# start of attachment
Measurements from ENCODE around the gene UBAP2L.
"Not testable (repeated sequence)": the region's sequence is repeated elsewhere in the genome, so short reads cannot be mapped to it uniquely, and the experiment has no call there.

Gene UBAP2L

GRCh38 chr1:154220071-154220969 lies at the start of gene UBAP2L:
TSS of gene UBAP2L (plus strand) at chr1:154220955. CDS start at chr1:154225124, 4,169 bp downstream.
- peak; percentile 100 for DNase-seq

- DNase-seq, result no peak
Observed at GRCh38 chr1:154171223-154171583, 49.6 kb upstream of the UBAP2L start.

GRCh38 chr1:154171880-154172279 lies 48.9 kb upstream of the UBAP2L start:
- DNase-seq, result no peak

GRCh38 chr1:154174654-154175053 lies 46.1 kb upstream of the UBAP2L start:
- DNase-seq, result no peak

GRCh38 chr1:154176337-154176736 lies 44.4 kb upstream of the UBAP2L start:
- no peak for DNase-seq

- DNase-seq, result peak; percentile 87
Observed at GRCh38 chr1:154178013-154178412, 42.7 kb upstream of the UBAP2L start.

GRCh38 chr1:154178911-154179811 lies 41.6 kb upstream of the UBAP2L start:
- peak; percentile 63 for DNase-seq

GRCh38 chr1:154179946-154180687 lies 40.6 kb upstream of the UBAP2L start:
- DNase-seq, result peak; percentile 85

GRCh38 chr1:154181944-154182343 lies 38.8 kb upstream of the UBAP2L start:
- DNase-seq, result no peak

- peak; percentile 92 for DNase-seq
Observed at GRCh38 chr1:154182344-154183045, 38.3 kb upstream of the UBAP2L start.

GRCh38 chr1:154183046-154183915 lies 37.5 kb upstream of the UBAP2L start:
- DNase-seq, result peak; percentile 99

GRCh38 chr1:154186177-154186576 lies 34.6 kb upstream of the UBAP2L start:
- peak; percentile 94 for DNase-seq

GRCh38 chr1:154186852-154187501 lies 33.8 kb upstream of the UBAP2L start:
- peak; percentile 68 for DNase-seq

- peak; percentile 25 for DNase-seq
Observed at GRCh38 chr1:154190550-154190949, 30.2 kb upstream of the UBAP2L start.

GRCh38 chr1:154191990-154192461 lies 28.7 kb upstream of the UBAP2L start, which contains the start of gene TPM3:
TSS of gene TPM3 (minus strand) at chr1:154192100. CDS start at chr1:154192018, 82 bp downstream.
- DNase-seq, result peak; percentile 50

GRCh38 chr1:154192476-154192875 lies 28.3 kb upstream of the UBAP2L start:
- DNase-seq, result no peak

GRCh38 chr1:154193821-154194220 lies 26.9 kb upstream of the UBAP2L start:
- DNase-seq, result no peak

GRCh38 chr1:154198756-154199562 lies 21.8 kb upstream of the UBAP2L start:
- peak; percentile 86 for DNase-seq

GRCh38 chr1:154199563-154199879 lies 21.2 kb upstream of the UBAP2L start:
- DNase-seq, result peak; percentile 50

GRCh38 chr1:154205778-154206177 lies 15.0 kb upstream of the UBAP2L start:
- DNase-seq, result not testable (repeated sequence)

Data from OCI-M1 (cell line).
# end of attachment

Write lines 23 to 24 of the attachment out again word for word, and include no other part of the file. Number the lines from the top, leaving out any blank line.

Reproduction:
- peak; percentile 92 for DNase-seq
Observed at GRCh38 chr1:154182344-154183045, 38.3 kb upstream of the UBAP2L start.